The MSCI Emerging Markets Currency Index — a basket of currencies that tracks the country allocations in the emerging market (EM) index — is down nearly 9% from this year’s high on Apr 3. However, the slide has not taken the sheen away from the emerging market ETFs (see all Broad Emerging Market ETFs).
This is especially true as iShares Core MSCI Emerging Markets ETF (IEMG - Free Report) has pulled in $10.7 billion so far this year, though some of these were outflows out of the more expensive iShares MSCI Emerging Markets ETF(EEM) which tracks the same index.
SPDR Portfolio Emerging Markets ETF (SPEM - Free Report) , Schwab Emerging Markets Equity ETF (SCHE - Free Report) , First Trust Emerging Markets AlphaDEX Fund (FEM - Free Report) and Schwab Fundamental Emerging Markets Large Company Index ETF (FNDE - Free Report) have year-to-date inflows of $651.41 million, $571.94, $160.67 million and $412.99, respectively.
The strong asset accumulation was credited to cheap valuations as well as strong growth prospects.
As per portfolio specialist at T. Rowe Price, emerging market valuations based on the 2019 price-to-earnings ratio have fallen to discount levels when compared to their historical averages and relative to developed markets. According to him, there is scope for investment in the private banks of Brazil and India, insurance companies of South Africa and China as well as equities of Internet and financial holdings in Russia.
However, the emerging markets are fraught with issues like poor political and economic leadership, institutional weaknesses, reliance on commodity exports, inadequate current account gaps, trade deficit, weak banking sector and budget deficits (read: IInverse EM ETFs to Gain as Currency Turmoil Deepens).
In general, emerging market ETFs are really exposed to sentiments. The investors are mostly foreign to the domestic state of affairs and with all the trade tensions doing rounds, the views may not be very optimistic.
According to a survey conducted by Fitch, countries like India and Indonesia have sufficient buffers and adequate policies in place to weather the EM rout. The broader sell-off is quite evident in the markets but it is going to be normal again mostly in the Asian EM’s apart from Pakistan. The survey results showed that 43% of the respondents would likely hold their position in the ongoing turmoil, 30% would cut their exposures and the remaining 26% believed that the sell-off has gone too far and presents a buying opportunity (read: India ETFs: Proof to EM Shocks, What About Oil Shocks?).
The issue is the impatience on the side of investors. Morningstar calculated investor returns for 68 mutual funds that had invested in EM stocks over the past 15 years, including the various asset classes. The average fund returned 9.2% annually, including dividends. The shocking part of it was that the average investor was only able to earn 6.5%.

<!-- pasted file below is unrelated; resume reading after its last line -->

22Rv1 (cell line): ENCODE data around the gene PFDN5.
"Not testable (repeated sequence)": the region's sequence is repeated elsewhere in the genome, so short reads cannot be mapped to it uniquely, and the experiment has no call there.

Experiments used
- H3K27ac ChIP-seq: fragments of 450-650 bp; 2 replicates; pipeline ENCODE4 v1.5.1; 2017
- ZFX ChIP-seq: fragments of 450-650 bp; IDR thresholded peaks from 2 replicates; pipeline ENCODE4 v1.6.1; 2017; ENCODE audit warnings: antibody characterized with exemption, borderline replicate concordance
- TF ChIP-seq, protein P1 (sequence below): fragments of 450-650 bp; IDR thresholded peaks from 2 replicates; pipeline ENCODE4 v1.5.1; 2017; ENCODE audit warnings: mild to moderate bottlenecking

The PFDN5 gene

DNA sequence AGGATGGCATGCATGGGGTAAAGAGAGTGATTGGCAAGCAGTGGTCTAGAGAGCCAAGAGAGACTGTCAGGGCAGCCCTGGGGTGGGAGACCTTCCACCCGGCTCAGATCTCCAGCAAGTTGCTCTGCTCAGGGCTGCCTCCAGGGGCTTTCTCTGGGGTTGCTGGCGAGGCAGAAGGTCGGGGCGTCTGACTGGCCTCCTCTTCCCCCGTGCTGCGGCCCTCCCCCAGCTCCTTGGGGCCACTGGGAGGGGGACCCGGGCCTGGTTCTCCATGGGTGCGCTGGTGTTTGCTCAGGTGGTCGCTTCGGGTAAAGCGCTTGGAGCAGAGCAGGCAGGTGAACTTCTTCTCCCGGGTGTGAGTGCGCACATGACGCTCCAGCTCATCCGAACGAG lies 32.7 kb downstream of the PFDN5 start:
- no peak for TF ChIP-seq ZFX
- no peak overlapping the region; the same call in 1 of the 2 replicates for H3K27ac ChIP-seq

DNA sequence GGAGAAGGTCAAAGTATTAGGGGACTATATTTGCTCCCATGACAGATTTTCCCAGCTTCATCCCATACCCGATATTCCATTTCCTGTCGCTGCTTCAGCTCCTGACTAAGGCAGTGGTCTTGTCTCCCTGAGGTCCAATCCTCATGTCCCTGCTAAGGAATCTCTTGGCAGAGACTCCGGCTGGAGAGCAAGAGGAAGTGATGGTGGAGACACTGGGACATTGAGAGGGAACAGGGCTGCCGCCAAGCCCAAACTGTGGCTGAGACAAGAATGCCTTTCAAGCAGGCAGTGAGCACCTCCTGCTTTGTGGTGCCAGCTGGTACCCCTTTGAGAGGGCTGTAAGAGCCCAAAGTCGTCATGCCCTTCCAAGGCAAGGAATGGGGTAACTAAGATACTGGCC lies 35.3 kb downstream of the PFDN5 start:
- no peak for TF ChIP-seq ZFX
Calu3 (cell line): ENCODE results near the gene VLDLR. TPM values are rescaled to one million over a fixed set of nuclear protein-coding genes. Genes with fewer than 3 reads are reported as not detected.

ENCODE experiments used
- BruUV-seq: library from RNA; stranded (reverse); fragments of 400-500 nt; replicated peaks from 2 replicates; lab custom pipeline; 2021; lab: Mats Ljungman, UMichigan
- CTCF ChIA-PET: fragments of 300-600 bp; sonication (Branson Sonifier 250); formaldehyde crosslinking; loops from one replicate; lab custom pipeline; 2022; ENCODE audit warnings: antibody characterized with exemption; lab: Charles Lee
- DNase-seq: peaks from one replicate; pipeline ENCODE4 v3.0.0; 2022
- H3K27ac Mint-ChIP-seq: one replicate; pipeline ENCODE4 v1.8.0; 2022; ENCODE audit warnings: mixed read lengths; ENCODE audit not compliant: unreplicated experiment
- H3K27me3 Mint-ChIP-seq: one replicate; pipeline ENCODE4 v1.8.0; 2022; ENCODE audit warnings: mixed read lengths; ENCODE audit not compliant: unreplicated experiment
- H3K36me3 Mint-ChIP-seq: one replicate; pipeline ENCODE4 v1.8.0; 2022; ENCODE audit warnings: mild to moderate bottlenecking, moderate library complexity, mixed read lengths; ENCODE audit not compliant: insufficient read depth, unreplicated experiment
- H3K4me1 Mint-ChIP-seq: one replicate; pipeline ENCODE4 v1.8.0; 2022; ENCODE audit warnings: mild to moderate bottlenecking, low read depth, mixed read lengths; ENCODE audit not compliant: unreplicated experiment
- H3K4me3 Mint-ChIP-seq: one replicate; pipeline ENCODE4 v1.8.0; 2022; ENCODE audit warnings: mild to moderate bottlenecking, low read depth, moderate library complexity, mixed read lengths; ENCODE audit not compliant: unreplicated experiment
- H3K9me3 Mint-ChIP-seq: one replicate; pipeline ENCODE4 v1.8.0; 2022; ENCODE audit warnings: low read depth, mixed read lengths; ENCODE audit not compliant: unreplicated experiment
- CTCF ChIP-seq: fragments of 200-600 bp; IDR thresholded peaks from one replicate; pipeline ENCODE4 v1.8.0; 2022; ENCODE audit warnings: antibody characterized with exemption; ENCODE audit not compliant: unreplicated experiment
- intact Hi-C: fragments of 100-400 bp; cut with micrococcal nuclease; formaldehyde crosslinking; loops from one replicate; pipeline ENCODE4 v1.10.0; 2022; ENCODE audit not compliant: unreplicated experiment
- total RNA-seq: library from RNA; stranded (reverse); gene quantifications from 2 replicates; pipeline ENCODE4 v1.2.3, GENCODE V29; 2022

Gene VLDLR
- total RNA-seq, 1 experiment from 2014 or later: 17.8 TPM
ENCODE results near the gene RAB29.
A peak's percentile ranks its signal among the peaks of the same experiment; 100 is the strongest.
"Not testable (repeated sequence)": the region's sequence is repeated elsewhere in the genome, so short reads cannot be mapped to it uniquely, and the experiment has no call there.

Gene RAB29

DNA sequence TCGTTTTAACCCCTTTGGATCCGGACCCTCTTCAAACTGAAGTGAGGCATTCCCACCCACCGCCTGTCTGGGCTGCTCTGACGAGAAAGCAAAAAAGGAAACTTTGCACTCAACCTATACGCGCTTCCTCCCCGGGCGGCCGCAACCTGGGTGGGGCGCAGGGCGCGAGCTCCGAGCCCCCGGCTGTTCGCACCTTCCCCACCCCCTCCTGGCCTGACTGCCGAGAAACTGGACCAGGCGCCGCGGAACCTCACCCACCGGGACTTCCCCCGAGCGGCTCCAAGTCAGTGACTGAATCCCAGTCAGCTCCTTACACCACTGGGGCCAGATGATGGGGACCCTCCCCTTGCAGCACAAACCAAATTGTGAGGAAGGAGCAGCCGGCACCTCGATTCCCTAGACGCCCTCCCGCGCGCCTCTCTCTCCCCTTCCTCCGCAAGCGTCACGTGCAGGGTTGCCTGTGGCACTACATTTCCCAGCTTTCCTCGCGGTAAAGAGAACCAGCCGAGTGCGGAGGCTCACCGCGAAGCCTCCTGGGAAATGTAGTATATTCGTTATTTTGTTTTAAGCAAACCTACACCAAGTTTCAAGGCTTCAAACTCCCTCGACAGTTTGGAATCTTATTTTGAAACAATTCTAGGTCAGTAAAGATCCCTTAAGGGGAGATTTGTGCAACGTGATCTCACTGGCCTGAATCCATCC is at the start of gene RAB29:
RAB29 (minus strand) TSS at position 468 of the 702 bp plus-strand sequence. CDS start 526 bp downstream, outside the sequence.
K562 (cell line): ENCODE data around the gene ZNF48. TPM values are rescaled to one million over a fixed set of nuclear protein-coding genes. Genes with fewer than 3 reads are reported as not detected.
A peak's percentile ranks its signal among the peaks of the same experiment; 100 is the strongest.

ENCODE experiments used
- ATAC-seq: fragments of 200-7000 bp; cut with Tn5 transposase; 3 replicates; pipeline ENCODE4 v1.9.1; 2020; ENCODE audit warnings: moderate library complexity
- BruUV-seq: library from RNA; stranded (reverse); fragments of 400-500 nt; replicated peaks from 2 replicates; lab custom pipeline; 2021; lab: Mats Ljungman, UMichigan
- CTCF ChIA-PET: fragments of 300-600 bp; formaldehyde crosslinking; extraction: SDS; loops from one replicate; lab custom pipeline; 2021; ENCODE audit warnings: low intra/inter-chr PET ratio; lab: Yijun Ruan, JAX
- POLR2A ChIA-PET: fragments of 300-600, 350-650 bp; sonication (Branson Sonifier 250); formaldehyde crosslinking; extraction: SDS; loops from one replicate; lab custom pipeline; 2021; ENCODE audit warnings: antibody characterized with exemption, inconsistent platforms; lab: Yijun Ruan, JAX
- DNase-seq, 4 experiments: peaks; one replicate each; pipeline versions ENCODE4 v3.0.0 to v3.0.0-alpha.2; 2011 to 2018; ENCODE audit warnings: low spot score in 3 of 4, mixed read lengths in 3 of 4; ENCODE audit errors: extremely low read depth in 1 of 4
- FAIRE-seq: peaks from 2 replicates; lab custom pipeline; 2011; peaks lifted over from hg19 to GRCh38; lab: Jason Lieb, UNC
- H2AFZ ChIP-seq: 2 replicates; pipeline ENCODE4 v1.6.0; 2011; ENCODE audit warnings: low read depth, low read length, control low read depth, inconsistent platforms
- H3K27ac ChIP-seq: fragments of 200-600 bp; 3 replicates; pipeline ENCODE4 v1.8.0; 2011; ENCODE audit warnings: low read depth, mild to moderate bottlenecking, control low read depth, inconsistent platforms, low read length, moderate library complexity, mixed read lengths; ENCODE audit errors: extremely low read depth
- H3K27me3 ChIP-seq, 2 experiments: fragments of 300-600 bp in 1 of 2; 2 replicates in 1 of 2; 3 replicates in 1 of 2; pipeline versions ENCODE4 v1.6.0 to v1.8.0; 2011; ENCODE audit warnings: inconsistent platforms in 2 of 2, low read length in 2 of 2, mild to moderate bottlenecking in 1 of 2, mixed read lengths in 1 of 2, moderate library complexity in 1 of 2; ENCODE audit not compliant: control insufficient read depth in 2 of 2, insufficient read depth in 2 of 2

The emerging markets pose some great opportunities to technology investments. It has been observed that the developing countries often accelerate much faster in trying out new technology than the developed countries. As an example, some of the countries in Africa were quick to embrace mobile payment systems without ever having brick-and-mortar bank branches. The EMs are now automating factory operations. Their demand accounts for a quarter of the world’s industrial robotics demands.
Let us take a quick look on ETFs mentioned above, each carrying a Zacks ETF Rank #3 (Hold).
It tracks the MSCI Emerging Markets Investable Market Index. There are 1903 holdings in the basket. The countries with double-digit exposure are China (28.96%), South Korea (15.4%), Taiwan (13.4%) and India (10.05%). AUM is $47.53 billion and expense ratio is 0.14%.
It tracks the FTSE All Emerging Index. There are 975 holdings in the basket. China (35.67%), Taiwan (12.81%) and India (11.3%) are the countries with double-digit exposure. AUM is $4.74 billion and expense ratio is 0.13%.
This fund tracks the Russell Fundamental Emerging Markets Large Company Index. There are 356 holdings in the basket. Countries with double-digit exposure are China (20.61%), South Korea (19.27%), Russia (14%) and Taiwan (12.45%). AUM is $2.12 billion and expense ratio is 0.39%.
It tracks the S&P Emerging BMI Index. There are 3088 holdings in the basket. The countries with double-digit exposures are China (32.08%), Taiwan (15.09%) and India (13.75%). AUM is $1.46 billion and expense ratio is 0.11%.
It tracks the Defined Emerging Markets Index. There are 150 holdings in the basket. The countries with double-digit exposure are China (38.2%) and Russia (12.35%). AUM is $525.1 million and expense ratio is 0.80%.
Want key ETF info delivered straight to your inbox?
Zacks’ free Fund Newsletter will brief you on top news and analysis, as well as top-performing ETFs, each week. Get it free >>